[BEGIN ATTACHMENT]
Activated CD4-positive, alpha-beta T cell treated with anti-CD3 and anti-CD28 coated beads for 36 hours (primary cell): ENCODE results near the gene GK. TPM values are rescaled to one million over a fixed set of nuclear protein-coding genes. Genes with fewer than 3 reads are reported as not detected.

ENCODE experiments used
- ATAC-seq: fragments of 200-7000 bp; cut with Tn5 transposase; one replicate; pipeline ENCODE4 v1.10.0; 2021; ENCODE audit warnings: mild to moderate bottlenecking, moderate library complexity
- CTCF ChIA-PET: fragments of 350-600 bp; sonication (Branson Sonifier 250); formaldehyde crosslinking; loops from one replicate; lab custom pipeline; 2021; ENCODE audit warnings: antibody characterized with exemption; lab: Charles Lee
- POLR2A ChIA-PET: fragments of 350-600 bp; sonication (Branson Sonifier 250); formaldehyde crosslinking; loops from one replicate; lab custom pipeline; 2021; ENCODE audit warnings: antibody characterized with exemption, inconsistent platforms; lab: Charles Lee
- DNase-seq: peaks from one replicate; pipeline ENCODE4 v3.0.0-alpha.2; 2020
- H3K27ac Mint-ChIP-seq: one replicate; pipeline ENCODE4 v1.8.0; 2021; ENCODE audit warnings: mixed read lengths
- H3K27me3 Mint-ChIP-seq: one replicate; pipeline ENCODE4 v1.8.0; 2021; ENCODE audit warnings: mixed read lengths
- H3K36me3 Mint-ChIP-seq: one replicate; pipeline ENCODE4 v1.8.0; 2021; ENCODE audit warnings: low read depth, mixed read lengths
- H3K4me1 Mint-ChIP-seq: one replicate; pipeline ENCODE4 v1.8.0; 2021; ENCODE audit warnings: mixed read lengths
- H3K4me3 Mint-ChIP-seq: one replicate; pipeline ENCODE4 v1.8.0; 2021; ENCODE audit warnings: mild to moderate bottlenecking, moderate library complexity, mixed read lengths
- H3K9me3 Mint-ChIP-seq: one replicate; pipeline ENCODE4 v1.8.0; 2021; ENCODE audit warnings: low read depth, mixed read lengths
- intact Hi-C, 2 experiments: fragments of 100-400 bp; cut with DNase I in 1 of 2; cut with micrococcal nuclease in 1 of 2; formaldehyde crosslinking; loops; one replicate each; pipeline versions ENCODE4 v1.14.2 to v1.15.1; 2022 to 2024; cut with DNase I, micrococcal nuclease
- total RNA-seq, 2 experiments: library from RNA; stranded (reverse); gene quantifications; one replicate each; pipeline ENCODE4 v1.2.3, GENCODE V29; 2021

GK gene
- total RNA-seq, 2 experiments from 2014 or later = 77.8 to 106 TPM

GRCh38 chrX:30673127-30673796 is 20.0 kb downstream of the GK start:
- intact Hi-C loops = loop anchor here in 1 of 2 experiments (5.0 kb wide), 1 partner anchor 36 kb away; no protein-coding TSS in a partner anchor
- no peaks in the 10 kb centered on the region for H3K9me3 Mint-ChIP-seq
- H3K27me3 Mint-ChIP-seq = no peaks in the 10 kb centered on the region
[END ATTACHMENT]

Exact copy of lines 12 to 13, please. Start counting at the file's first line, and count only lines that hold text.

- H3K9me3 Mint-ChIP-seq: one replicate; pipeline ENCODE4 v1.8.0; 2021; ENCODE audit warnings: low read depth, mixed read lengths
- intact Hi-C, 2 experiments: fragments of 100-400 bp; cut with DNase I in 1 of 2; cut with micrococcal nuclease in 1 of 2; formaldehyde crosslinking; loops; one replicate each; pipeline versions ENCODE4 v1.14.2 to v1.15.1; 2022 to 2024; cut with DNase I, micrococcal nuclease